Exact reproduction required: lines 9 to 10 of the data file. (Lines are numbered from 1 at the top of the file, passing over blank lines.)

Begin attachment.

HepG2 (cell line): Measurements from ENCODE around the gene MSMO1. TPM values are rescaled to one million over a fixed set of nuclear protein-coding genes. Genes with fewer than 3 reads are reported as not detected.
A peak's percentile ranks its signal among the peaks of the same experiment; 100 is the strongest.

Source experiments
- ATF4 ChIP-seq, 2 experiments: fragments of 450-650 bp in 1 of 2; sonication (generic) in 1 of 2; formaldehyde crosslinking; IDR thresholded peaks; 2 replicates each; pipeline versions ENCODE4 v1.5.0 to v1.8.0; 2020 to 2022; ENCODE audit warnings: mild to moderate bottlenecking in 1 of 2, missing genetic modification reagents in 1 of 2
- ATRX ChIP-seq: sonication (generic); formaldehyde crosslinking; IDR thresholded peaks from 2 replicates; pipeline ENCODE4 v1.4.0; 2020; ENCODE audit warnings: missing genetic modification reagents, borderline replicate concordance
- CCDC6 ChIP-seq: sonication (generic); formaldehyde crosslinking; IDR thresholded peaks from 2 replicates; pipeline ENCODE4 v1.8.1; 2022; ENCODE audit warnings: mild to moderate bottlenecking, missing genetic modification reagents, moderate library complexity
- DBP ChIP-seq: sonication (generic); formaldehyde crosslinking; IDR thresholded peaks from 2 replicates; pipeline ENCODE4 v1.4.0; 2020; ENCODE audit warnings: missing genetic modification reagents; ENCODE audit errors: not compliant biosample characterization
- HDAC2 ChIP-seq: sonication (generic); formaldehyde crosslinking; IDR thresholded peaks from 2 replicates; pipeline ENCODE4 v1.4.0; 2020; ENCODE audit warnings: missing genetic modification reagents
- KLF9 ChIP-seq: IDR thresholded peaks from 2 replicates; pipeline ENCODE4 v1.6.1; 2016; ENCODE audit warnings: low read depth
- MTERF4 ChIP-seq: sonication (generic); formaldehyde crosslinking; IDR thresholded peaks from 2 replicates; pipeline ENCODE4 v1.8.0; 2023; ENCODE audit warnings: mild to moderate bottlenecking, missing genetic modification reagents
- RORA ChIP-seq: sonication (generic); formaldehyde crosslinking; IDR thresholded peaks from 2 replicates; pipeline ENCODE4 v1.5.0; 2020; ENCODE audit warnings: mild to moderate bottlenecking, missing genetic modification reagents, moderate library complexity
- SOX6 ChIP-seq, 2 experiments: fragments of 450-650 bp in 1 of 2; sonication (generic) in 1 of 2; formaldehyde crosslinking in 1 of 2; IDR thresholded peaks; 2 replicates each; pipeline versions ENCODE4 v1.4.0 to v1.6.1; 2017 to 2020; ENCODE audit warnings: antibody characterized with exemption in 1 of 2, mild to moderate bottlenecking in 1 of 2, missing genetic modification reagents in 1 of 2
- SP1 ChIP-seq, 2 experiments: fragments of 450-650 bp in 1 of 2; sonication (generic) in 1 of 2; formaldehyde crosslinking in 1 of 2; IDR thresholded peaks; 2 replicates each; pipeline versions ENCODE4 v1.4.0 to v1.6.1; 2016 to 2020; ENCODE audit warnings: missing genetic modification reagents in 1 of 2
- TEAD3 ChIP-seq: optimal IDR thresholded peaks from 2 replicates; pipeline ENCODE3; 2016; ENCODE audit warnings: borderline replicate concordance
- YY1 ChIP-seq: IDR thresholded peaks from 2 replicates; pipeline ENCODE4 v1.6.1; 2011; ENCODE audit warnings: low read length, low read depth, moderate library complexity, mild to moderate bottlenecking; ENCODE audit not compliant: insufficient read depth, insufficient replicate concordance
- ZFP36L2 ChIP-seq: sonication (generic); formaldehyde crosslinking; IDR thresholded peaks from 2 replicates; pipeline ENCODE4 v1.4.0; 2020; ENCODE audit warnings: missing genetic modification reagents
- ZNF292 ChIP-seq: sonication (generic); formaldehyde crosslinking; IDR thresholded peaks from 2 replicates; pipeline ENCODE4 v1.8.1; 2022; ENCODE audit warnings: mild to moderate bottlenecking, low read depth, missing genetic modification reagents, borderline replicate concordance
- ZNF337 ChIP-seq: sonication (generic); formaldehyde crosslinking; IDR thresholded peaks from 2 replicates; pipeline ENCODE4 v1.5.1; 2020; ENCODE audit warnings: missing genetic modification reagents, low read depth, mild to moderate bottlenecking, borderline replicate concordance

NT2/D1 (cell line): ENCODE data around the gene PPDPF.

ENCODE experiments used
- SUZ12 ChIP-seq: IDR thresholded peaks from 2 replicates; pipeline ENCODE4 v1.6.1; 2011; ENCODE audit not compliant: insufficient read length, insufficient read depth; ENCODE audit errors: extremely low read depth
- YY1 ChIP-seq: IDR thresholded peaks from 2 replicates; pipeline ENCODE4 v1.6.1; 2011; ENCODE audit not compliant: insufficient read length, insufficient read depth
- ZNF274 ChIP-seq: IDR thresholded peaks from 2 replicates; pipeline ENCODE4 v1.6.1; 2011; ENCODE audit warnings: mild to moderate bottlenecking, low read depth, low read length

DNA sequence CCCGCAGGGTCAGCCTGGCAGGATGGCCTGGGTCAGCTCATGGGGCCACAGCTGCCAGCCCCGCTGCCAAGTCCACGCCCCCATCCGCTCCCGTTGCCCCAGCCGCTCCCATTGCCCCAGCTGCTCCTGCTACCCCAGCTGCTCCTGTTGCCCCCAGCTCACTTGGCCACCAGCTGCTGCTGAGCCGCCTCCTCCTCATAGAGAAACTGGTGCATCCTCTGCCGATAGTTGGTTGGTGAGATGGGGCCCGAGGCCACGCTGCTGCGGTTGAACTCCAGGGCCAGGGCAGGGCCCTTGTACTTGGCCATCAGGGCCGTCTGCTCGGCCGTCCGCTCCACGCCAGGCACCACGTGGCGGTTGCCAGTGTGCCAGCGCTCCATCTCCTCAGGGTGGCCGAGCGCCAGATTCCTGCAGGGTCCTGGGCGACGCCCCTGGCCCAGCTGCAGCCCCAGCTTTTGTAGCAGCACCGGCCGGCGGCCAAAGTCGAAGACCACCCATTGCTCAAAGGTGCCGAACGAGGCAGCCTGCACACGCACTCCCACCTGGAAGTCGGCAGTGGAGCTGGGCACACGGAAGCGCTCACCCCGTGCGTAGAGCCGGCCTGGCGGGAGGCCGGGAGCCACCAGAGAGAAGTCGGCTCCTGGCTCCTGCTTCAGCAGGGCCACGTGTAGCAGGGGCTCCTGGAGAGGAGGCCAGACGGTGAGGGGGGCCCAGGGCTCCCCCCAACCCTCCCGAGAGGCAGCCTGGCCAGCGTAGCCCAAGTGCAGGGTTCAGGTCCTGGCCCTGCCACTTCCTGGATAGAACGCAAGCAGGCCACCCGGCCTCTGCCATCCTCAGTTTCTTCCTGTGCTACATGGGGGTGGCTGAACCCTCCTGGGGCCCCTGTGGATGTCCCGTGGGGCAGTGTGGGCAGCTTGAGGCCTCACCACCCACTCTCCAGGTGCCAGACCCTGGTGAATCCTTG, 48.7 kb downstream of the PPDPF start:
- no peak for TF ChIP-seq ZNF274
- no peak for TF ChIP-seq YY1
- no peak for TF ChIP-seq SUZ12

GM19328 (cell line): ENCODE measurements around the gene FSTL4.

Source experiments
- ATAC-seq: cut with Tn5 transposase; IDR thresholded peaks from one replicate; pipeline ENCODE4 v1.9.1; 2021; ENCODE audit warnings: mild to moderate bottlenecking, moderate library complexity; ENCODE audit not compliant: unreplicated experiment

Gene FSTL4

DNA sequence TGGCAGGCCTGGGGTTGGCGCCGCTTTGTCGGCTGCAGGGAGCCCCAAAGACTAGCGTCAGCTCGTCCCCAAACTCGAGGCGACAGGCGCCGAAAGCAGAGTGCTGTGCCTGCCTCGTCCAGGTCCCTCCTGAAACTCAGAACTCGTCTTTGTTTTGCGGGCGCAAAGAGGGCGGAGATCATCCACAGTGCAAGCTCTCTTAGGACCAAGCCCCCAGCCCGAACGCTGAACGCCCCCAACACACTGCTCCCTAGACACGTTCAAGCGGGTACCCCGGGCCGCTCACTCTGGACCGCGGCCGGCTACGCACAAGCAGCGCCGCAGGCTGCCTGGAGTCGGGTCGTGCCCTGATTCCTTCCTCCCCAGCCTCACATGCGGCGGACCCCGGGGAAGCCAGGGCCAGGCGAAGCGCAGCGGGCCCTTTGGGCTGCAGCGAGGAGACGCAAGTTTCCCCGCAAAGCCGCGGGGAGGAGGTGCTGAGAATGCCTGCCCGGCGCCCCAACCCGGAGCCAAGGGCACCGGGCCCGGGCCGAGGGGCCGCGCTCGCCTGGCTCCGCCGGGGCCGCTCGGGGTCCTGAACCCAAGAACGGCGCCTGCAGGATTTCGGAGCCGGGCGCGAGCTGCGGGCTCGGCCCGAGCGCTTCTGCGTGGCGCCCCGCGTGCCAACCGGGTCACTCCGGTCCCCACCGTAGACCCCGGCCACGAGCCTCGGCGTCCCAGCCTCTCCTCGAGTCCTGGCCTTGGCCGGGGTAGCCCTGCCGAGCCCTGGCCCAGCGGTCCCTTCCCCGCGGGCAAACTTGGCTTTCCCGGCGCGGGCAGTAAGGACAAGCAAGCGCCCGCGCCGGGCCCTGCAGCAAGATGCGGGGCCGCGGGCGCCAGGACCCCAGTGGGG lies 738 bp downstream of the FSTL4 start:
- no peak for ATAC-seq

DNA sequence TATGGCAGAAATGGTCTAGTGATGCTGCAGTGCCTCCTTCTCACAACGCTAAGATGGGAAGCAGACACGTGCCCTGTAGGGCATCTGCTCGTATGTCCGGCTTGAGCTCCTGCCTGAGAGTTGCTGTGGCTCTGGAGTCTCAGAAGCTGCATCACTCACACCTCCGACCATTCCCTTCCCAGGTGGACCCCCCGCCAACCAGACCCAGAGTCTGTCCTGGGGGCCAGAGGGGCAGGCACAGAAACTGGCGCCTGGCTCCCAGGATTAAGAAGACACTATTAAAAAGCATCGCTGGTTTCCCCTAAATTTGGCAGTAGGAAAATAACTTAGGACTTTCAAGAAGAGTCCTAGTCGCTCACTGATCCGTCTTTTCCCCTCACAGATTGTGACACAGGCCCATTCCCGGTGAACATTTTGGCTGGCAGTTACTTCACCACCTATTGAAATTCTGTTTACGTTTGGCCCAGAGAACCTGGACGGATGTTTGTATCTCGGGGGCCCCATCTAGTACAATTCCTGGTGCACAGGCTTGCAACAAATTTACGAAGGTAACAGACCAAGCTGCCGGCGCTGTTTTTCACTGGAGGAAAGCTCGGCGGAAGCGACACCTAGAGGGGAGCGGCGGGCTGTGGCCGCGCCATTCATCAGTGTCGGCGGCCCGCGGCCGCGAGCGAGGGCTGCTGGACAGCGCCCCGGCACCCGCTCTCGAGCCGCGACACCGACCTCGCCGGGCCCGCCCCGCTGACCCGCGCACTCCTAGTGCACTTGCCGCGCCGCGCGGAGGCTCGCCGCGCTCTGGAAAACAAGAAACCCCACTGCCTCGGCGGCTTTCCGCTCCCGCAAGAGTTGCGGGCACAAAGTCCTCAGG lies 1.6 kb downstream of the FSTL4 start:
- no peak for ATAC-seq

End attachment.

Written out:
- KLF9 ChIP-seq: IDR thresholded peaks from 2 replicates; pipeline ENCODE4 v1.6.1; 2016; ENCODE audit warnings: low read depth
- MTERF4 ChIP-seq: sonication (generic); formaldehyde crosslinking; IDR thresholded peaks from 2 replicates; pipeline ENCODE4 v1.8.0; 2023; ENCODE audit warnings: mild to moderate bottlenecking, missing genetic modification reagents